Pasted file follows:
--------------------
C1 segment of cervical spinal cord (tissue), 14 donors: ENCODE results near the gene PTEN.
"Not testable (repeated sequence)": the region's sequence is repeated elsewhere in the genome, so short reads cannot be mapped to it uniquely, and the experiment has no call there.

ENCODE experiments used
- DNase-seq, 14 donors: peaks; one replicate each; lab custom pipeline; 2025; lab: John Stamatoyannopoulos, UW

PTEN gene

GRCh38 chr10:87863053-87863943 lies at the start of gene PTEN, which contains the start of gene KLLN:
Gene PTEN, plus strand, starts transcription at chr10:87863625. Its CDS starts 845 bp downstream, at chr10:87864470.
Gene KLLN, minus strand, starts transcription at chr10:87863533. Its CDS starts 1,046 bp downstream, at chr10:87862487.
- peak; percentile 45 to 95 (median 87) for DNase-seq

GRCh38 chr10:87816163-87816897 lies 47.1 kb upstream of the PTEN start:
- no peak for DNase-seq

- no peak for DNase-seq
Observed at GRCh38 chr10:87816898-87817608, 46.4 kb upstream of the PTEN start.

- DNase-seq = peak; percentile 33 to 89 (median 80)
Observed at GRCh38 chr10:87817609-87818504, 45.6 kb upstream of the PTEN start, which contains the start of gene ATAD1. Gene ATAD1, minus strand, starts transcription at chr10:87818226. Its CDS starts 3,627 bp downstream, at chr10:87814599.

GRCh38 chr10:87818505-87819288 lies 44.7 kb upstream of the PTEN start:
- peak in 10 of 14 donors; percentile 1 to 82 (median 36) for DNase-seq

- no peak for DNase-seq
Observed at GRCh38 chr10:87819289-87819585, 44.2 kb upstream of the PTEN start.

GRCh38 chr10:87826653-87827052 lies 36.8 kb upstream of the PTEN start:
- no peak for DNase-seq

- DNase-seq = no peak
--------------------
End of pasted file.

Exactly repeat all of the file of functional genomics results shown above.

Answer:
C1 segment of cervical spinal cord (tissue), 14 donors: ENCODE results near the gene PTEN.
"Not testable (repeated sequence)": the region's sequence is repeated elsewhere in the genome, so short reads cannot be mapped to it uniquely, and the experiment has no call there.

ENCODE experiments used
- DNase-seq, 14 donors: peaks; one replicate each; lab custom pipeline; 2025; lab: John Stamatoyannopoulos, UW

PTEN gene

GRCh38 chr10:87863053-87863943 lies at the start of gene PTEN, which contains the start of gene KLLN:
Gene PTEN, plus strand, starts transcription at chr10:87863625. Its CDS starts 845 bp downstream, at chr10:87864470.
Gene KLLN, minus strand, starts transcription at chr10:87863533. Its CDS starts 1,046 bp downstream, at chr10:87862487.
- peak; percentile 45 to 95 (median 87) for DNase-seq

GRCh38 chr10:87816163-87816897 lies 47.1 kb upstream of the PTEN start:
- no peak for DNase-seq

- no peak for DNase-seq
Observed at GRCh38 chr10:87816898-87817608, 46.4 kb upstream of the PTEN start.

- DNase-seq = peak; percentile 33 to 89 (median 80)
Observed at GRCh38 chr10:87817609-87818504, 45.6 kb upstream of the PTEN start, which contains the start of gene ATAD1. Gene ATAD1, minus strand, starts transcription at chr10:87818226. Its CDS starts 3,627 bp downstream, at chr10:87814599.

GRCh38 chr10:87818505-87819288 lies 44.7 kb upstream of the PTEN start:
- peak in 10 of 14 donors; percentile 1 to 82 (median 36) for DNase-seq

- no peak for DNase-seq
Observed at GRCh38 chr10:87819289-87819585, 44.2 kb upstream of the PTEN start.

GRCh38 chr10:87826653-87827052 lies 36.8 kb upstream of the PTEN start:
- no peak for DNase-seq

- DNase-seq = no peak